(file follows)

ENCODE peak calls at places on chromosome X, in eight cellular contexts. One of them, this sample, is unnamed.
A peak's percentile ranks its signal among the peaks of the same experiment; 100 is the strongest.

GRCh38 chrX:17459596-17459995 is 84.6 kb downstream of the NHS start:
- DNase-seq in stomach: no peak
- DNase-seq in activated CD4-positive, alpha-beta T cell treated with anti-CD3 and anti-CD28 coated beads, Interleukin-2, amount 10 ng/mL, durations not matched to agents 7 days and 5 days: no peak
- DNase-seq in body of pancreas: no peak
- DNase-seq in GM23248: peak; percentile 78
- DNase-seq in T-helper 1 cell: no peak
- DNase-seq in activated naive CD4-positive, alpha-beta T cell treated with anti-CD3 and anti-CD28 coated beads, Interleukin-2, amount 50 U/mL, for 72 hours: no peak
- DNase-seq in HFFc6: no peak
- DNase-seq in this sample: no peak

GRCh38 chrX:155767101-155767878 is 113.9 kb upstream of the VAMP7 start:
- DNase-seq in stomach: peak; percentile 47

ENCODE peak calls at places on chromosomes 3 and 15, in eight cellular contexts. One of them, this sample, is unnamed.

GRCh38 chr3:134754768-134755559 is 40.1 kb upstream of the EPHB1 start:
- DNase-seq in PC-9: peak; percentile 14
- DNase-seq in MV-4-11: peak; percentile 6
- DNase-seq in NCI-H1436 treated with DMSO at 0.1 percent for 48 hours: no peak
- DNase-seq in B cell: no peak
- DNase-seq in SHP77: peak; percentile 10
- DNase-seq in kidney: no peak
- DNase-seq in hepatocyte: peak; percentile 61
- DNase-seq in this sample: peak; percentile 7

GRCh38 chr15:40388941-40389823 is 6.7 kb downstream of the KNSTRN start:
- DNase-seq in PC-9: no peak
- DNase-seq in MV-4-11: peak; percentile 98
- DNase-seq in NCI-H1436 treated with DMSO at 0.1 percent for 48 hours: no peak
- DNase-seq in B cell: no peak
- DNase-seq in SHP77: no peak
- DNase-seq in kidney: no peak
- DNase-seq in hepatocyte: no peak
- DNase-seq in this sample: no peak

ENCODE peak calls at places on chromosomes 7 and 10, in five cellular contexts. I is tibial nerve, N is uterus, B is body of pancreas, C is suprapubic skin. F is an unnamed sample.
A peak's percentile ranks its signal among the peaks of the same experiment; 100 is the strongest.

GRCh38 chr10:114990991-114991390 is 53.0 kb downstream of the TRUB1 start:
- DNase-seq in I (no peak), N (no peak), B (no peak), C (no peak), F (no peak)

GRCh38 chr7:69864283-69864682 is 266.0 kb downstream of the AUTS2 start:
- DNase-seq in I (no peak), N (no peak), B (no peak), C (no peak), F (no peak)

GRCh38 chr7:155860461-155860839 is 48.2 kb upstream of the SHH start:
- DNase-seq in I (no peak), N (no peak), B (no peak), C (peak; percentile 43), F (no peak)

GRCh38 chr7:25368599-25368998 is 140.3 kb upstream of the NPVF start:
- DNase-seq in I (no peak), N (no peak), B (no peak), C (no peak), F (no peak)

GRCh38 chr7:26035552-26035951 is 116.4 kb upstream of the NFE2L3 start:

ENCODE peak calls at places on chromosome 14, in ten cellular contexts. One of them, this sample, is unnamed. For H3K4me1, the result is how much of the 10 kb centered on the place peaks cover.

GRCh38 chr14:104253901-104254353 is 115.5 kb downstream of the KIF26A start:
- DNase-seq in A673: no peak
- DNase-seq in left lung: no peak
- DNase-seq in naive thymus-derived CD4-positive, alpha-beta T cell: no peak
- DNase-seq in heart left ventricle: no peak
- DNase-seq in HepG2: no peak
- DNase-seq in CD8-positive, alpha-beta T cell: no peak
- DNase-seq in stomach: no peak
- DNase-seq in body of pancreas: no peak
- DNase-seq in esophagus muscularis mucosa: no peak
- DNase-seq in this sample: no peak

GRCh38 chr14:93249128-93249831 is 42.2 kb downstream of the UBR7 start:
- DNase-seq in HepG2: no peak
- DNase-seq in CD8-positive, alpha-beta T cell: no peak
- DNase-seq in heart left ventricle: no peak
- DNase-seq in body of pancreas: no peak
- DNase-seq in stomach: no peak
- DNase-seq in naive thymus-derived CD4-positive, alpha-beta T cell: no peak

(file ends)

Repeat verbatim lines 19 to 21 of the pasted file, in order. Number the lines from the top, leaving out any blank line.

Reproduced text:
- DNase-seq in B cell: no peak
- DNase-seq in SHP77: peak; percentile 10
- DNase-seq in kidney: no peak